A file photo of Canadian Prime Minister Justin Trudeau
A file photo of Canadian Prime Minister Justin Trudeau | Justin Sullivan/Getty Images
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Canada seemed oblivious to Indian concerns till PM delivered a tough message in Hamburg last year. Changed tone before Davos meet helped finalise visit. 

New Delhi: Canadian Prime Minister Justin Trudeau’s long-duration India visit may have attracted attention for all the wrong reasons, but believe it or not, both governments seem to be betting on an “incident-free visit” to help mend the relationship that Trudeau’s patronage for Khalistan sympathisers has undone.

The visit, informed sources told ThePrint, has been on the cards for about two years. Trudeau was insistent, but India was cold. There was too much noise on Khalistan and a Canadian PM unwilling to distance or disown any of these statements made political conversation at the highest level difficult, if not a non-starter.

But Trudeau, insiders said, seemed either oblivious to Indian concerns or simply didn’t take them seriously despite repeated official protests.

New Delhi, in fact, feels it did not register until his meeting with Prime Minister Narendra Modi last year on the margins of the G20 meeting at Hamburg, where Ottawa had hoped to seal Trudeau’s India visit. Instead, he got a tough message.

Those familiar with the details of that conversation told ThePrint that Trudeau sought to reason his position on the grounds of upholding freedom of speech in Canada. But Modi was quite direct, making it clear to his Canadian counterpart that India saw pro-Khalistan groups as a security threat.

Modi told Trudeau that he and his government will simply have to change course and be sensitive to Indian security concerns for the relationship to move forward.

This meeting set the wheels of diplomacy moving at a more frantic pace. Canada was upset but it was also left with no doubt that the Modi government will just not do business with Trudeau if he did not alter his ‘freedom of speech’ line.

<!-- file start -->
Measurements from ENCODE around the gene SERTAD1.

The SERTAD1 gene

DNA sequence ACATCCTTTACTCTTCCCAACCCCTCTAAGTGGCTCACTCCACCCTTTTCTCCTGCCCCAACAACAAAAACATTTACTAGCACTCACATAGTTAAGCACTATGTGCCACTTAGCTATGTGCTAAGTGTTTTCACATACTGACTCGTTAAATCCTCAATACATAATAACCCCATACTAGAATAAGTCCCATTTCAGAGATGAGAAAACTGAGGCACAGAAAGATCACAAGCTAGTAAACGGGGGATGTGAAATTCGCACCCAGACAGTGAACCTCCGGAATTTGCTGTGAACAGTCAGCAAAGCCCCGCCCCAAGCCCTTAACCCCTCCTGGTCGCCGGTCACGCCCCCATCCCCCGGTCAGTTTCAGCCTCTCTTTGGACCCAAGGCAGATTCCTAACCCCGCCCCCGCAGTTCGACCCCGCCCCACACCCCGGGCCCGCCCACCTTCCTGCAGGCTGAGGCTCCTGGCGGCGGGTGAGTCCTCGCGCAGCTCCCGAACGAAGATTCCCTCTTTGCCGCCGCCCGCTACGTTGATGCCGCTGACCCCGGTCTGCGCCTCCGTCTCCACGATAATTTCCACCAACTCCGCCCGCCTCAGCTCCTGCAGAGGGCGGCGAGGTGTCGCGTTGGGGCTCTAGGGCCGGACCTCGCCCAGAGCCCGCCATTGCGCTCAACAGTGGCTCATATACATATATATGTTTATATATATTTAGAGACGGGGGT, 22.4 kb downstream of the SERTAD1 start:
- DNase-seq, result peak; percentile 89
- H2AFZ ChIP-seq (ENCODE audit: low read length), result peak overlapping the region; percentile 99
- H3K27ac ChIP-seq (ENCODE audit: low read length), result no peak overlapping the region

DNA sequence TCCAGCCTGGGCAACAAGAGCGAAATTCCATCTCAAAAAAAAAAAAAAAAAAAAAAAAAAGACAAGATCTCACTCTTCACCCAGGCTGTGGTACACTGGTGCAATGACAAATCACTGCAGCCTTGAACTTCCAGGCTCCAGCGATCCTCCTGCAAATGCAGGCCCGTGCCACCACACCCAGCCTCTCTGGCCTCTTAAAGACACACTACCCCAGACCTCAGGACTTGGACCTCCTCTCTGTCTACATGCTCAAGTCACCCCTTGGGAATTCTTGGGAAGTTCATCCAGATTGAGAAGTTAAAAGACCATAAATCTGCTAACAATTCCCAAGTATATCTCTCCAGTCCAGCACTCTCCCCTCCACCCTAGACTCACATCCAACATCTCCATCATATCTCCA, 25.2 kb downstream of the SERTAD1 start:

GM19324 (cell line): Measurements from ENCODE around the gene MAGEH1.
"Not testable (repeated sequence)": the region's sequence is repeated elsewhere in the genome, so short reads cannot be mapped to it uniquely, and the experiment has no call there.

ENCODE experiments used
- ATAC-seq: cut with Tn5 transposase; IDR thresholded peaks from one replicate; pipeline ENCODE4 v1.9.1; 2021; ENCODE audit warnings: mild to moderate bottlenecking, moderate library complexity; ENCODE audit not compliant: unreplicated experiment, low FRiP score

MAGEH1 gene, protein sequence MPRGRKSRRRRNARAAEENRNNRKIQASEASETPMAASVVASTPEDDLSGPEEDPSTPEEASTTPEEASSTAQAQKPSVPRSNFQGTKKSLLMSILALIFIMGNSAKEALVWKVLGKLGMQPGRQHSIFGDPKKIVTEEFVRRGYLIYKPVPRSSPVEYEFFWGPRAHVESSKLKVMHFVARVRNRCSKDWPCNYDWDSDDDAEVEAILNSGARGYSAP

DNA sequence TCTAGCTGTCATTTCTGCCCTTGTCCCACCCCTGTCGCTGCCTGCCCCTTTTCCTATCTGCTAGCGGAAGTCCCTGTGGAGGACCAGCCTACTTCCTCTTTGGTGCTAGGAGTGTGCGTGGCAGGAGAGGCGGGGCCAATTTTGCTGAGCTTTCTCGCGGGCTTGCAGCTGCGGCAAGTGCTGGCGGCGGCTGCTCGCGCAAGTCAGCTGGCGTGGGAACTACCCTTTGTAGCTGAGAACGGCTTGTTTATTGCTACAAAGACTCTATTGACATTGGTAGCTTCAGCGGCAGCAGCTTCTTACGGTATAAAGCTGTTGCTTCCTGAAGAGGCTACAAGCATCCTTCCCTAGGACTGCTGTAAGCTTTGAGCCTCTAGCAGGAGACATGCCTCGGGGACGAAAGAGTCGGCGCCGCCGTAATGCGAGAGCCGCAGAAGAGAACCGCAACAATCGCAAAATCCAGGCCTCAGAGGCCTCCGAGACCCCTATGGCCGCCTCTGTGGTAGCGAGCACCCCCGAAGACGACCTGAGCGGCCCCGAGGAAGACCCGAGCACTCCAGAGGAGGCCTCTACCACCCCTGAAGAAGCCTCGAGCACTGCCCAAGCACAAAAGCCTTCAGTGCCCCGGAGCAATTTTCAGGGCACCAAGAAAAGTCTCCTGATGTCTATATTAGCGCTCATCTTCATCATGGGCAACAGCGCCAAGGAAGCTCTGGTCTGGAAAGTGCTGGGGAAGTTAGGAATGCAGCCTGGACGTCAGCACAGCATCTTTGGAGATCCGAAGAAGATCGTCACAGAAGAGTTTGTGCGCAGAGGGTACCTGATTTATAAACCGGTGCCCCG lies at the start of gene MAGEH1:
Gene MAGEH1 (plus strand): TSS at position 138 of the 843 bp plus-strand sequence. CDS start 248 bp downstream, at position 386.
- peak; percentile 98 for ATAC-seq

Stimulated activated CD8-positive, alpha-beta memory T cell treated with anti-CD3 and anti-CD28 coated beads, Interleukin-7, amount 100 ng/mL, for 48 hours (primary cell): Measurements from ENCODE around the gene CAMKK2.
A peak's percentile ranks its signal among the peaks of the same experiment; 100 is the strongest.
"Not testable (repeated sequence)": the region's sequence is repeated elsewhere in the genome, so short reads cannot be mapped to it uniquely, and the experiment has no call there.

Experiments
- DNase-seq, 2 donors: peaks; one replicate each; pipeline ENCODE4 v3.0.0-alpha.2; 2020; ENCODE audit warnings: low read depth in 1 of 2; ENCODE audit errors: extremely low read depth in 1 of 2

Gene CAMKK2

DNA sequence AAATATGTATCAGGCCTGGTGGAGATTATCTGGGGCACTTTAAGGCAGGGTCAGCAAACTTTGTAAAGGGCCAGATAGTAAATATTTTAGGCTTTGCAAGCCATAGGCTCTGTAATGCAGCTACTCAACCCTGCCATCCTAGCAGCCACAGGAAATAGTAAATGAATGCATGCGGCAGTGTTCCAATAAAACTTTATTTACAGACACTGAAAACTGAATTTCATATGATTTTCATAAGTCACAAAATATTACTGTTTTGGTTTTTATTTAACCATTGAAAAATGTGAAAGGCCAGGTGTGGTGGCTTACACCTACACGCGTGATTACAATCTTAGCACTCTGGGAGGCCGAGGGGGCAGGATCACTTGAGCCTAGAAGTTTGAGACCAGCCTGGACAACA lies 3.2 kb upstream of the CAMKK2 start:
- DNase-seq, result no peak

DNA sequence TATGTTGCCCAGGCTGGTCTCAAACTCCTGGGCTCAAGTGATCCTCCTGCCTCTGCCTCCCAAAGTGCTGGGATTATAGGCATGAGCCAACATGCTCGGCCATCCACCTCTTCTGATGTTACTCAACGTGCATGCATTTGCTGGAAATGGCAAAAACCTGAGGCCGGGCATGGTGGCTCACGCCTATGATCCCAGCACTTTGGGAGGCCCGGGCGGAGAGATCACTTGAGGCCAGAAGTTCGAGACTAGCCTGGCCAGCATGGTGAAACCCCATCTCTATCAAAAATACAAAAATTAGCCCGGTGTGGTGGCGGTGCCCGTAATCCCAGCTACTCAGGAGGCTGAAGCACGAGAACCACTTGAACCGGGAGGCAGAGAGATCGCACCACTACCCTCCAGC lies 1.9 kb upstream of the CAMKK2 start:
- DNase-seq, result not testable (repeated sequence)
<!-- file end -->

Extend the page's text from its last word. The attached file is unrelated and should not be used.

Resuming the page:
Between the G20 in Hamburg and last month’s World Economic Forum in Davos, where the two leaders met again, the Trudeau cabinet had begun to show signs of piping down.

More importantly, Trudeau himself dropped all talk of freedom of speech at the meeting and instead told Modi that he understood and respected Indian concerns. He further hoped that New Delhi would not allow this to adversely impact the health of an, otherwise, robust bilateral relationship.

The conversation made it possible for the two sides to set up the visit. However, officials on both sides remain worried that politically, the trip is accident-prone.

India tried to keep its caution by sticking to the rulebook on protocol, ensuring minimum exposure to high-level politicians until the end. Also, that Trudeau had to honour Punjab Chief Minister Amarinder Singh’s gesture to have a meeting with him despite his concerns. Singh had spoken out against Trudeau and his support base of Khalistan sympathisers.

Meanwhile, Indian officials are keeping a close watch on what team Trudeau does or says during its stay in India. One thing is sure, while India expects Trudeau to course-correct on Khalistan, the government has positioned itself in a way that it’s not embarrassed or caught off-guard just in case Trudeau or any member of his delegation decides to roll back the Canadian assurance.

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